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16.5: Childhood Obesity and the Bad Mother

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  • Concerns over food safety can also be extended to include foods high in salt, sugar and fat. These do not cause immediate harm in the same way that melamine-tainted milk does, but their cumulative effects can still be dangerous. The World Health Organization has warned that unhealthy diets are a leading global risk to health because of their link to illnesses like heart disease and stroke. In fact, these are the two biggest killers in the world, each causing more deaths every year than HIV/AIDS, lung cancer and road accidents combined. This aspect of food malnutrition – ‘mal’ meaning bad rather than insufficient – should be just as worrying as the existence of food shortages. In the United Kingdom, the public debate about malnutrition has paid particular attention to children’s diets. Some of the debate has focused on problems experienced during childhood itself. For example, in 2014 it was reported that the consumption of sugary foods and drinks had contributed to 25,000 children aged five to nine being admitted to hospital to get rotten teeth pulled out. But mostly it has focused on childhood obesity and the risk this poses for children later in life. Under pressure from campaigners, including doctors and other health professionals, successive British governments have introduced policies to promote dietary change. Restrictions have been placed on junk food adverts, minimum nutritional standards have been applied to school meals, families have been targeted with healthy lifestyle campaigns, and food manufacturers have been asked to lower the salt, sugar and fat content of their products. To cap this off, a ‘sugar tax’ on high-sugar soft drinks was announced in 2016.

    Despite first impressions, these internal debates have actually had an international dimension. In this respect it is important to remember that the United Kingdom is a nation-state made up of four countries (England, Scotland, Wales and Northern Ireland), with the latter three each having some devolved political powers of their own. As such, policy debates about diet have often become proxy wars over the further devolution of power away from the central state. This happened in 2014 when the first minister of Scotland declared that the Scottish policy to offer more free school meals to pupils showed that Scotland would be better off as an independent country. International data has also been used to defend or discredit domestic policy proposals. The successful campaign to tax sugary drinks, spearheaded by the celebrity chef Jamie Oliver, constantly referred to a similar policy introduced in Mexico to show that what worked there could work in the United Kingdom.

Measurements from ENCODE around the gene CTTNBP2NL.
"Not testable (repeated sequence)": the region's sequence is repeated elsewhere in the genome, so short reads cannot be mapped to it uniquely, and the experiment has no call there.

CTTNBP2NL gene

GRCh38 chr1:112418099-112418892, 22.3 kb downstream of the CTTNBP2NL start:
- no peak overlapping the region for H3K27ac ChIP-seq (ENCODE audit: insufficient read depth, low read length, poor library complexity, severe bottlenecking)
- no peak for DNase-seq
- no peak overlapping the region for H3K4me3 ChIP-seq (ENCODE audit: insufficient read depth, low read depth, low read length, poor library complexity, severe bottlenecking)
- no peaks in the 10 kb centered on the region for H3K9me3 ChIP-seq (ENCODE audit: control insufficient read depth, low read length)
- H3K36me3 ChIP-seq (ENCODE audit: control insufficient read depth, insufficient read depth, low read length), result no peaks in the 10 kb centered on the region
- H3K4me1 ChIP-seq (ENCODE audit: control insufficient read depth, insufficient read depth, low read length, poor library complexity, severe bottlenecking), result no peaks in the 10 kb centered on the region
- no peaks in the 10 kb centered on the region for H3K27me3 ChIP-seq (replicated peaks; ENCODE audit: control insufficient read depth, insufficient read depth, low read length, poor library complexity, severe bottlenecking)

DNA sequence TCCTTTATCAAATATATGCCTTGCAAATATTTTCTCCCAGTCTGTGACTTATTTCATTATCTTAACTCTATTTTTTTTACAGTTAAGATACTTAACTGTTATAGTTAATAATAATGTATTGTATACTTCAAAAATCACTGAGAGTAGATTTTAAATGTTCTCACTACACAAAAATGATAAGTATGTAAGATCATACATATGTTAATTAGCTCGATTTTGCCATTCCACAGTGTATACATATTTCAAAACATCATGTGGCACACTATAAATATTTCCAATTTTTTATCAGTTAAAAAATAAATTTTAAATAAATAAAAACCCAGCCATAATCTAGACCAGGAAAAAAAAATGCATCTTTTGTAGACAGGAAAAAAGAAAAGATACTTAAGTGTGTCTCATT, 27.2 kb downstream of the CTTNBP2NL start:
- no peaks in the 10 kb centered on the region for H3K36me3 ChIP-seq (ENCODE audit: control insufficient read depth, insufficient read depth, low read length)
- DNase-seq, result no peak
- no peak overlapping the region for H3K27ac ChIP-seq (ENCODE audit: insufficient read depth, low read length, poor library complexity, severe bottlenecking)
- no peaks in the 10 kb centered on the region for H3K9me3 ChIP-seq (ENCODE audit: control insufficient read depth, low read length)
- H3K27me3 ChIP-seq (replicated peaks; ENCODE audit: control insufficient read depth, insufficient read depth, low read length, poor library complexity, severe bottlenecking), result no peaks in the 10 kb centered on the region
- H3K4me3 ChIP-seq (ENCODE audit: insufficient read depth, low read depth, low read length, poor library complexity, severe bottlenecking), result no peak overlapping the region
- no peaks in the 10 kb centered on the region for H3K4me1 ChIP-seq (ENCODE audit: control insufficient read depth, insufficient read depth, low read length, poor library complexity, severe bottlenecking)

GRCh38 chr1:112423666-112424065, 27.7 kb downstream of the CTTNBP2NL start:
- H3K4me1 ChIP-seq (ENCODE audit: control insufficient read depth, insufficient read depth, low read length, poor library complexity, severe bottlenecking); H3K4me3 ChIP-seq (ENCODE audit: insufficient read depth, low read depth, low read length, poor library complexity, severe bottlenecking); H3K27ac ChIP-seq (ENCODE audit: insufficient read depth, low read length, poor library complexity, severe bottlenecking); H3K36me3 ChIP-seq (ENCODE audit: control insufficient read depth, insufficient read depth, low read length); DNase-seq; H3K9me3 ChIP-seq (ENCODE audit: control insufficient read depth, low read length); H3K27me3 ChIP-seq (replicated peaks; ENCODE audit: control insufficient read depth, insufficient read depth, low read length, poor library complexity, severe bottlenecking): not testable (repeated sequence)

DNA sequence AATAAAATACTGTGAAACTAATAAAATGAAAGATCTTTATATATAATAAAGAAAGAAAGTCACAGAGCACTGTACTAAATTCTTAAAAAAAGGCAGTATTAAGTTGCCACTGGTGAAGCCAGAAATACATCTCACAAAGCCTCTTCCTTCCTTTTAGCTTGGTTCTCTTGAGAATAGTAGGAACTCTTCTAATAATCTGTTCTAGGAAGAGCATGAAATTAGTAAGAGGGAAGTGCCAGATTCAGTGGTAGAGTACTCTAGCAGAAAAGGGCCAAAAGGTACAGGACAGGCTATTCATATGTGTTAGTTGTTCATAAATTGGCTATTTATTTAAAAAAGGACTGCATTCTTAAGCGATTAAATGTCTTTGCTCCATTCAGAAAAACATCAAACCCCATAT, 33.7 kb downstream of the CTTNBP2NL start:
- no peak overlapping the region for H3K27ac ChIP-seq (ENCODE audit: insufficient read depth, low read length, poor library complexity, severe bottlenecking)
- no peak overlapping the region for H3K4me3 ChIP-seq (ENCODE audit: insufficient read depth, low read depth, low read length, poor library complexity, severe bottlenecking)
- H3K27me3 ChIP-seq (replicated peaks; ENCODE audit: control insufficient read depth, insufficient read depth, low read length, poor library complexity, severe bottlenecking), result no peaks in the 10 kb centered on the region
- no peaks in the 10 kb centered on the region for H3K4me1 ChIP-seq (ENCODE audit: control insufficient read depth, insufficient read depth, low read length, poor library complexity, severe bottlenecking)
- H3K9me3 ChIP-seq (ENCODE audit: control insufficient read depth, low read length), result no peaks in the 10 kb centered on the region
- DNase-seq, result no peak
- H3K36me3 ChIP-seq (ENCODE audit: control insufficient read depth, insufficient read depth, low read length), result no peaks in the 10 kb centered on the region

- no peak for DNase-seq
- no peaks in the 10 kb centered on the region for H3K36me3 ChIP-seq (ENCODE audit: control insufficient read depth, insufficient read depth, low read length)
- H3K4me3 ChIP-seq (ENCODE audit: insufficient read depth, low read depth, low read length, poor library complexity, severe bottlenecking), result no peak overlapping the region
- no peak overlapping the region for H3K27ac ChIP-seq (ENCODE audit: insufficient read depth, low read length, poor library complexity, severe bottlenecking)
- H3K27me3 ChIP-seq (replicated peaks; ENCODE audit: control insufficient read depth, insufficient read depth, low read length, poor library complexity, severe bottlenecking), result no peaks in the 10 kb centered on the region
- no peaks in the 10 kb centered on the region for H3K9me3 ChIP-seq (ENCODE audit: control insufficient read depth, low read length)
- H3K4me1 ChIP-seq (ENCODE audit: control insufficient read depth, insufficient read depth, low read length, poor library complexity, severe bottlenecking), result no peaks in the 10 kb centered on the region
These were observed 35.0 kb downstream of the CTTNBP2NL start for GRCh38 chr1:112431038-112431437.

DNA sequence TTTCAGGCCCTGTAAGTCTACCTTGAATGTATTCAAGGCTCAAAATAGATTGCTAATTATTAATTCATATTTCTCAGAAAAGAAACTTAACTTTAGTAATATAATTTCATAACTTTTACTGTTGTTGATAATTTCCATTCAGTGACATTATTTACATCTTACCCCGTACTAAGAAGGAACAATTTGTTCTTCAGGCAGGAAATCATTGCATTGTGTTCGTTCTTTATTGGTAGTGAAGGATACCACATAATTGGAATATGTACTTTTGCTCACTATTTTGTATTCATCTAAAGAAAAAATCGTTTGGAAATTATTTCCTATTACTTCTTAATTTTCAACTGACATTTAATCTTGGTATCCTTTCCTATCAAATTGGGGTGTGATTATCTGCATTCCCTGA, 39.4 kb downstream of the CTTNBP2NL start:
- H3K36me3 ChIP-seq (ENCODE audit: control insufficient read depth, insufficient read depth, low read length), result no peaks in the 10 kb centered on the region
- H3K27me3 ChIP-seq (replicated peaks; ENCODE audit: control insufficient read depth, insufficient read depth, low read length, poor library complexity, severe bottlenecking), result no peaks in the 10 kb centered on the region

International comparison has also been used in depictions of national identity. British newspapers have run countless stories saying it has become a nation beset by increasing obesity. For some people, especially those with right-wing political views, this has been taken as evidence that the British are becoming lazy and that standards of parenting have worsened. Since childhood obesity is positively correlated with poverty, meaning that children from poorer backgrounds are more likely to be overweight, this interpretation also produced a divisive image of the nation. Put simply, it implied that poor parents were to blame for the country’s moral failings. Moreover, since it is women that tend to be the primary caregivers, the figure of the bad parent inevitably assumed a female face.